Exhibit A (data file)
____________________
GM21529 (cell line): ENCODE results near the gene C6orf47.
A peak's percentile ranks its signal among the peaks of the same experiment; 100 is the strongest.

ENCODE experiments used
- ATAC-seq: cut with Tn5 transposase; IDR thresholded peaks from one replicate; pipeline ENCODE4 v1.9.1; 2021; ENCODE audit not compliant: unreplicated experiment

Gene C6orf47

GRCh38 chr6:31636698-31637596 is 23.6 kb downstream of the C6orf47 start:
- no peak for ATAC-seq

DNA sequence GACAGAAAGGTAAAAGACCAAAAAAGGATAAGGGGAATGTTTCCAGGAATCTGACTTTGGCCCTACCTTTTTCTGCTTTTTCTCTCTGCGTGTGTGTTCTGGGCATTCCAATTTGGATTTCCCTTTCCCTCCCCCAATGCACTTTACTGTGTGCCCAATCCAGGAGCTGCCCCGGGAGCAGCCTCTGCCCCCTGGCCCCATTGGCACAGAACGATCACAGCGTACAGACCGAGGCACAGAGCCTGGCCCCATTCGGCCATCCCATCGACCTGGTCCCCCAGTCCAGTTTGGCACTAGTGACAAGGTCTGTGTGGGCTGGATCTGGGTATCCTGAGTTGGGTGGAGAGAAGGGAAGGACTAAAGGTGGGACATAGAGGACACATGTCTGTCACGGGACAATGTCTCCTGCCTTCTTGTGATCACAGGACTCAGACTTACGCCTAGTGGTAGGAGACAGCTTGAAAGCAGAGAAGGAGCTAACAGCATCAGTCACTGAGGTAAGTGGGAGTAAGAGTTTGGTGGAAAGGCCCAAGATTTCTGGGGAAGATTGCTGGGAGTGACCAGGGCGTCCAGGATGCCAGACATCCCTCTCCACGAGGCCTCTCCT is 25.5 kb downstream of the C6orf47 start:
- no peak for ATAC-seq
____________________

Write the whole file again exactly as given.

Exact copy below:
GM21529 (cell line): ENCODE results near the gene C6orf47.
A peak's percentile ranks its signal among the peaks of the same experiment; 100 is the strongest.

ENCODE experiments used
- ATAC-seq: cut with Tn5 transposase; IDR thresholded peaks from one replicate; pipeline ENCODE4 v1.9.1; 2021; ENCODE audit not compliant: unreplicated experiment

Gene C6orf47

GRCh38 chr6:31636698-31637596 is 23.6 kb downstream of the C6orf47 start:
- no peak for ATAC-seq

DNA sequence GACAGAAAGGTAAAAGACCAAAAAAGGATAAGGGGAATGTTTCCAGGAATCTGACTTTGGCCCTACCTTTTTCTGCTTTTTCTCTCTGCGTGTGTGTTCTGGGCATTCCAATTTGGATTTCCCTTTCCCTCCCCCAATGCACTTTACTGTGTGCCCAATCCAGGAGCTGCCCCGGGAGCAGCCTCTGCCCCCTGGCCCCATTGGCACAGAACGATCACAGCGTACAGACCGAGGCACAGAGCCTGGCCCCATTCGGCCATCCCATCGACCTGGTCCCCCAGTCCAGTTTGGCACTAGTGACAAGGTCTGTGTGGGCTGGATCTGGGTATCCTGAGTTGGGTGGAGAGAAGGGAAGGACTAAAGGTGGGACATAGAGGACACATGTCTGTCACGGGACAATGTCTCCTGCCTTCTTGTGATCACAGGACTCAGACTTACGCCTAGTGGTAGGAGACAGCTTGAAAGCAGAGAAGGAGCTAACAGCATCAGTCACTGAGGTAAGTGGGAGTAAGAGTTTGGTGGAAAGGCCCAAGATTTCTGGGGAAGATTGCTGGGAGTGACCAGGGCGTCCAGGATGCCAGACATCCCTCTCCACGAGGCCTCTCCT is 25.5 kb downstream of the C6orf47 start:
- no peak for ATAC-seq